Net reserve releases by insurers may boost their earnings in 2006 for the first time in several years, said one leading property-casualty insurance analyst.
Morgan Stanley analyst William Wilt wrote this morning that “volatile loss reserves, long a thorn in the side of insurance investors, appear to have passed the tipping point in 2006.”
“Chronic deficiencies have likely turned to redundancies for most companies and earnings in 2006 may actually receive a boost from net reserve releases rather than face a headwind from reserve additions,” he wrote.
Virtually every line of business reviewed showed a net redundant reserve position. “This was no surprise for personal lines, which have shown redundancies since 2003,” he wrote.
But Mr. Wilt termed 2005 the “tipping point” for commercial lines including commercial auto, general liability and workers’ compensation.
“Since we began this effort with the year ending 2001, every major commercial line has shown a reserve deficiency,” Mr. Wilt wrote. “Until now the story had been that the size of the deficiency was declining with each passing year.”
While technology has accelerated the speed with which electronic data arrives, and the reserve report has come about a month earlier than in years past, Mr. Wilt wrote that further data in the summer could alter his views.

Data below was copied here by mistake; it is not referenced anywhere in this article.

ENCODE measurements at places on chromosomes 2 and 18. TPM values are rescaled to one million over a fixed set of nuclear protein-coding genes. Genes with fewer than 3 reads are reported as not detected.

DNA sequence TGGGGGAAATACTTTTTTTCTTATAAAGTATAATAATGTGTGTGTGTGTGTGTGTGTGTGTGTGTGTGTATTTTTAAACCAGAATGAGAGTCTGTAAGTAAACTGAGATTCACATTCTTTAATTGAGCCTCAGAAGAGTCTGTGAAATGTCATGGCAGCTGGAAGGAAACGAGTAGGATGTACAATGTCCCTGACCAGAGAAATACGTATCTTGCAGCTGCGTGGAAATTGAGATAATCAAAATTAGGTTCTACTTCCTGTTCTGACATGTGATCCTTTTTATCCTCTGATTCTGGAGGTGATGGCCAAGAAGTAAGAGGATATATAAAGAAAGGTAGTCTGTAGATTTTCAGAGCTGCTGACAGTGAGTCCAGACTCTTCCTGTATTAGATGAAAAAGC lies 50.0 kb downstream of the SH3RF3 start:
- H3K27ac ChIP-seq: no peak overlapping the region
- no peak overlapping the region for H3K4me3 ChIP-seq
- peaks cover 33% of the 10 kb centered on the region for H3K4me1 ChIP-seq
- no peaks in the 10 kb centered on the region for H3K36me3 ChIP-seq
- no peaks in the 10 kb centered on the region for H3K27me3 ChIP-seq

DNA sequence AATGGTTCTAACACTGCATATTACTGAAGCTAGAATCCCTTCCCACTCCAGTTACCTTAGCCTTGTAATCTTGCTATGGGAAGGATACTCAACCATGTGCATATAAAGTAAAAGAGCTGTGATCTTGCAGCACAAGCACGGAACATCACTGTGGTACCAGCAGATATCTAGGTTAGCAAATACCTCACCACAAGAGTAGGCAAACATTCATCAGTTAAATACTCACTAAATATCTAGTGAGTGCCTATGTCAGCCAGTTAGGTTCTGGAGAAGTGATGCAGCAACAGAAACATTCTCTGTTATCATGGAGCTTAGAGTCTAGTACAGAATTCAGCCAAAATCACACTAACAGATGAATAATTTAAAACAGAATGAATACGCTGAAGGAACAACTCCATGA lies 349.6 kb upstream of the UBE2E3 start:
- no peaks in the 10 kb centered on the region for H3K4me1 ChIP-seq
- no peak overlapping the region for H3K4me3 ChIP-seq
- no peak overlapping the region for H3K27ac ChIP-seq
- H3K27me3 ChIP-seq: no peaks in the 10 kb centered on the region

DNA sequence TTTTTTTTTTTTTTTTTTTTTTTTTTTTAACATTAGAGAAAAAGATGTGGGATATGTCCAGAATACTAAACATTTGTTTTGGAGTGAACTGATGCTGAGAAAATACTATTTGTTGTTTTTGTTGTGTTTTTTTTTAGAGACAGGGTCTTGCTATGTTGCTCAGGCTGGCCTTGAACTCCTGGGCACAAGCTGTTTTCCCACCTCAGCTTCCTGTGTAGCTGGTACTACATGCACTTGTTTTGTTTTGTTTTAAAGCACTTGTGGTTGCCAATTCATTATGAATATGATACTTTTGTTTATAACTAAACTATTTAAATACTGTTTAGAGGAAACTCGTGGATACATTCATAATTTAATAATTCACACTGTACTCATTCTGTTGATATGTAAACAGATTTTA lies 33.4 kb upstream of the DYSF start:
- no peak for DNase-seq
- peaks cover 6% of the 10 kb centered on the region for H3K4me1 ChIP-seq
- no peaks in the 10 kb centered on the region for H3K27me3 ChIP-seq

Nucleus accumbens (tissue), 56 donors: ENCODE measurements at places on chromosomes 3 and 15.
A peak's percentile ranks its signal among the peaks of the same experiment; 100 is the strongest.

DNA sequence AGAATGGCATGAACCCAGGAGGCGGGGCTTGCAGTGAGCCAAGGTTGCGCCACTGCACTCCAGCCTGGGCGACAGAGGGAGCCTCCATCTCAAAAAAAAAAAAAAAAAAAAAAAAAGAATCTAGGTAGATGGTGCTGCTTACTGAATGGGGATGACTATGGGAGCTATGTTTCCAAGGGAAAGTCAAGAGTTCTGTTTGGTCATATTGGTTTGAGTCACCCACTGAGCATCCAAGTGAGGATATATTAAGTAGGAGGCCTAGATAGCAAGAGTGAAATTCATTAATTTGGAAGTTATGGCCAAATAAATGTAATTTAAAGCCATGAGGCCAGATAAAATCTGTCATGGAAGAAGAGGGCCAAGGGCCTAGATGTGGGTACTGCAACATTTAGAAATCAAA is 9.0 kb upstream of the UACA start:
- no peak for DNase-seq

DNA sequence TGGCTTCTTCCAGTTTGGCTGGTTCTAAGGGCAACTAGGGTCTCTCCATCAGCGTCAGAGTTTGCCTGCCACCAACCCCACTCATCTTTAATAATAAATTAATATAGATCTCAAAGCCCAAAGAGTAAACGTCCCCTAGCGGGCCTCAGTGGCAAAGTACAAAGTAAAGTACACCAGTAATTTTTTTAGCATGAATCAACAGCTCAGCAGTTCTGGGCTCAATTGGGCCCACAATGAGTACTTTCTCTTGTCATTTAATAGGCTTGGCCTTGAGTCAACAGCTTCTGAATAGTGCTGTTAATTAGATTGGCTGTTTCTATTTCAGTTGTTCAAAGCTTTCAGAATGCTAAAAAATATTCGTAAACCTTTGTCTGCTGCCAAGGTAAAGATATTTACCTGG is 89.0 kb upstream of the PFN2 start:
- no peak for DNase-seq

Asbestos and environmental liabilities will be of lessening concern in 2006 and 2007. “We don’t think environmental liabilities will resurface as an issue until there is concerted pressure from the EPA, something that is not likely to happen in the next two years,” he wrote.
As for asbestos, trends seem to be swinging in favor of the defendants and their insurers.
In addition to the fact that loss ratios are “dramatically” lower for the years 2003-2005, “projected claims counts are also substantially lower when compared to the years of the soft cycle,” he wrote.
These lower claims counts reflect improved underwriting terms and conditions, which have not yet begun to relax, Mr. Wilt said, citing his contacts in the industry.